2023 was a very eventful year for me as a product manager. I began the year leading the development of Stears Elections, Nigeria’s first real-time elections portal that allowed millions worldwide to follow Africa’s most prominent democratic process. Midway through the year, I led efforts to improve user engagement and retention. By the end of the year, I collaborated with cross-functional stakeholders to define and craft the next iteration of the Stears product.
I’ve grown from a product manager shipping products used by a few hundred users to products used by hundreds of thousands of users globally. I am grateful to have worked with such an amazing team who make striving for success easy. My efficiency this past year is also a testament to the tools that have improved my productivity.
These tools cut across product analytics solutions that make metrics evaluation seamless, collaboration tools that supercharge cross-functional alignments, and productivity tools that automate mundane tasks that would have cost me hours and days.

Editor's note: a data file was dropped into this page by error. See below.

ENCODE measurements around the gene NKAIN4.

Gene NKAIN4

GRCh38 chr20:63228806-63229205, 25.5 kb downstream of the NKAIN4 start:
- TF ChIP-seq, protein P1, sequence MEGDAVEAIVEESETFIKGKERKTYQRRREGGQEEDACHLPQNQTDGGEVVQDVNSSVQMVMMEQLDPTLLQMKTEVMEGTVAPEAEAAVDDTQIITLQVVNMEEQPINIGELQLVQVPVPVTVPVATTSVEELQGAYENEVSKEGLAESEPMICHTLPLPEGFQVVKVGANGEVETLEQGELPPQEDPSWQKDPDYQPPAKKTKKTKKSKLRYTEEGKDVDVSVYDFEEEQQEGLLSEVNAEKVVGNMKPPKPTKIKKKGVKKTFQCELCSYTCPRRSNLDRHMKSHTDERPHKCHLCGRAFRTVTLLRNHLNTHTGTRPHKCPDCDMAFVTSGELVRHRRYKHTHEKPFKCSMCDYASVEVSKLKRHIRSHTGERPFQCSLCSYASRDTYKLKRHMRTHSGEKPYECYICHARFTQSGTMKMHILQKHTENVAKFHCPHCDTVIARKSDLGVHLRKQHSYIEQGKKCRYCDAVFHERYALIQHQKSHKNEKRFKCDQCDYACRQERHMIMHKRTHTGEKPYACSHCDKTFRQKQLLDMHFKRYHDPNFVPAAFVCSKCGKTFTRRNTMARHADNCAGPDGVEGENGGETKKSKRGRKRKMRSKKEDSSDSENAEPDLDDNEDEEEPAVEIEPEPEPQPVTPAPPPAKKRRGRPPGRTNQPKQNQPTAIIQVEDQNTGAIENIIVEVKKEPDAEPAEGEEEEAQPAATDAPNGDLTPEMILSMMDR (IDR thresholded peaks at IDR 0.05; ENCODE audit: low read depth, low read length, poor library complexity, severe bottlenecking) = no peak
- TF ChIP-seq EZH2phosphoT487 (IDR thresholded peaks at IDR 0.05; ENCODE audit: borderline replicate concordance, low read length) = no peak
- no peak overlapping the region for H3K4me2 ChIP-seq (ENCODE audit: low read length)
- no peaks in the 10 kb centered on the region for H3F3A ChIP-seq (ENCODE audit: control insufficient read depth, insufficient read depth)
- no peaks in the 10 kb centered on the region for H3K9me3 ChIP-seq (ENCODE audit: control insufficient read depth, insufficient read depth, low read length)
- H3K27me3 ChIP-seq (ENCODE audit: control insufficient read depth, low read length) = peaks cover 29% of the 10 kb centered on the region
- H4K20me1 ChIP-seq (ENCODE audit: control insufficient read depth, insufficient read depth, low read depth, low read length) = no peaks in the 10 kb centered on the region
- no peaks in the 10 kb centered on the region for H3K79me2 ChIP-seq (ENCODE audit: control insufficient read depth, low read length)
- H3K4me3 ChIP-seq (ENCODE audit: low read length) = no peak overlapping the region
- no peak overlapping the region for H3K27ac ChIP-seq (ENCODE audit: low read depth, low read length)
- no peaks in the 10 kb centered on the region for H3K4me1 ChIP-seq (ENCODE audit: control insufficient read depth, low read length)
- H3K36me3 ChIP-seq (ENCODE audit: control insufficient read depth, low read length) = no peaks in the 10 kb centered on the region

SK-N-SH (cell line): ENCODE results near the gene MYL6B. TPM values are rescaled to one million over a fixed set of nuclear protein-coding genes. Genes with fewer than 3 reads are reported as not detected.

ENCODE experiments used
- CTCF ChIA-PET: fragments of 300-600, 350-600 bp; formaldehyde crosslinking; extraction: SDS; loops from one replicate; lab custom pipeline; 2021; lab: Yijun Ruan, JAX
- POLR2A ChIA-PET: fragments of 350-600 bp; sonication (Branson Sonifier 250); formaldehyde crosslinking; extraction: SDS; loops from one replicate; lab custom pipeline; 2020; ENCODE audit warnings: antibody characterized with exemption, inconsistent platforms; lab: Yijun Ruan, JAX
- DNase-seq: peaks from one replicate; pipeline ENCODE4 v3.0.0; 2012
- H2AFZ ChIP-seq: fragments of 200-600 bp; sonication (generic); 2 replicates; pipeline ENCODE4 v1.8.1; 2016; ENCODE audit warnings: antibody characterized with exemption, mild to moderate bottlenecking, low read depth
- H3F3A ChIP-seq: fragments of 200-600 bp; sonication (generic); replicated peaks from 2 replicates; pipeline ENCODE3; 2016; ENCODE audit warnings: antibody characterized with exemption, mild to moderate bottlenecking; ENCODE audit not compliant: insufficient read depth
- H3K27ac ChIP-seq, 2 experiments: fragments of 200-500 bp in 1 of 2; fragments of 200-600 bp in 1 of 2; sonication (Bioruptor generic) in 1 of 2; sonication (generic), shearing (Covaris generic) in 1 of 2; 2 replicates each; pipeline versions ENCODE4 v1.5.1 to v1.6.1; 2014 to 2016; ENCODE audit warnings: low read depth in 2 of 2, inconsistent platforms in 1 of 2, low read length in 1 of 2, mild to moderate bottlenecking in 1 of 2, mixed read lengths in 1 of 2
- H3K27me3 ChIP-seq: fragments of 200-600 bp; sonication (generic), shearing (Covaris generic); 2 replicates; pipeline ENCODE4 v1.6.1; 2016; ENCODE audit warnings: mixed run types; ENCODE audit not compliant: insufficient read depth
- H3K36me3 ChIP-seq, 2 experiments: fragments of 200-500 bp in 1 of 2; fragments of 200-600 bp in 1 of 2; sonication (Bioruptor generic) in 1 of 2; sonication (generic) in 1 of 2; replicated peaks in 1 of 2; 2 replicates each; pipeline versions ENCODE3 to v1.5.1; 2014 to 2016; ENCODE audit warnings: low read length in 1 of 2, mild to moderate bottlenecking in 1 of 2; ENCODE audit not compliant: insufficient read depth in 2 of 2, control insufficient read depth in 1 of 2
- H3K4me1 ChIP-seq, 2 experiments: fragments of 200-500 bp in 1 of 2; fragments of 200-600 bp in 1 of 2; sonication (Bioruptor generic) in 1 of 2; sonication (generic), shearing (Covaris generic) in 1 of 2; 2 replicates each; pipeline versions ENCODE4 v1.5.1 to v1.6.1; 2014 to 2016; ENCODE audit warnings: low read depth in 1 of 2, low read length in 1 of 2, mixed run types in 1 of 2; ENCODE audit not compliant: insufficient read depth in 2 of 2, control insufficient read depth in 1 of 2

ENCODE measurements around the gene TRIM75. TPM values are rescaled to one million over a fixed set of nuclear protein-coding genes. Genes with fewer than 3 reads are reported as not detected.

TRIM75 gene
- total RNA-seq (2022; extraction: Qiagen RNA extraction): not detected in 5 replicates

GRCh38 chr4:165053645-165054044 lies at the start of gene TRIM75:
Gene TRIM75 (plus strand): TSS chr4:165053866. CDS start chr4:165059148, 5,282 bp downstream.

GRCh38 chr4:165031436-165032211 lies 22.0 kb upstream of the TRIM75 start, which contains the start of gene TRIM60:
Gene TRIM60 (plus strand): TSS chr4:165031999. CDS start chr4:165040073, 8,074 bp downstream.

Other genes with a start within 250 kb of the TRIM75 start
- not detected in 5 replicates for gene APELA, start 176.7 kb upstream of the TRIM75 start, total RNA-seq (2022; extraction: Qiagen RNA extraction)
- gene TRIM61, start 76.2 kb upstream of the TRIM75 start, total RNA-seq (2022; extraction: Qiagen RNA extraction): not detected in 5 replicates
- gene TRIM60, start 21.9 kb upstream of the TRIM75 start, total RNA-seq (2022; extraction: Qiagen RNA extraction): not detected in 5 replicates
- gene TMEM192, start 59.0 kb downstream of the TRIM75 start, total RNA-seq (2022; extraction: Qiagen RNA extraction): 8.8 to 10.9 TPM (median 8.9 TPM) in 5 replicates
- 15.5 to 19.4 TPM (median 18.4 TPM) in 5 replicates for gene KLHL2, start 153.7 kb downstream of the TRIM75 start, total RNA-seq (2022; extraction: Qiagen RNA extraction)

Product Analytics Tools
These tools help in validating hypotheses around a solution/feature that has been shipped and also make it easy to spot bottlenecks in the user’s experience. I use these tools to answer questions like:
- How are users using the feature?
- What percentage of users have adopted the feature?
- Are there opportunities to improve the feature?
- Should we continue to invest in or discontinue the feature?
Examples of the tools that provide answers to these questions are:
Mixpanel offers key features for product teams, including event tracking, funnel analysis, retention analysis, user segmentation, A/B testing, and real-time data tracking. These features empower product teams to understand user engagement, optimize user journeys, improve retention, personalize messaging, make data-driven decisions, and quickly address issues or opportunities.
They have a startup program that provides eligible startups with up to $50,000 Mixpanel credit for a year.
Microsoft Clarity offers session recording, heatmaps, and insights. These features help product teams understand user behaviour, identify areas for improvement, and make data-driven decisions to enhance their products. The unique advantage of Microsoft Clarity is that it works with mobile apps and is free to use, making it a cost-effective alternative to Hotjar for gaining valuable user behaviour insights.
Hotjar also offers features like heatmaps, session recording, conversion funnels, and feedback polls/surveys. While I would use Microsoft Clarity for session recordings and heatmaps, Hotjar is effective in creating feedback polls and surveys for in-product feedback loops.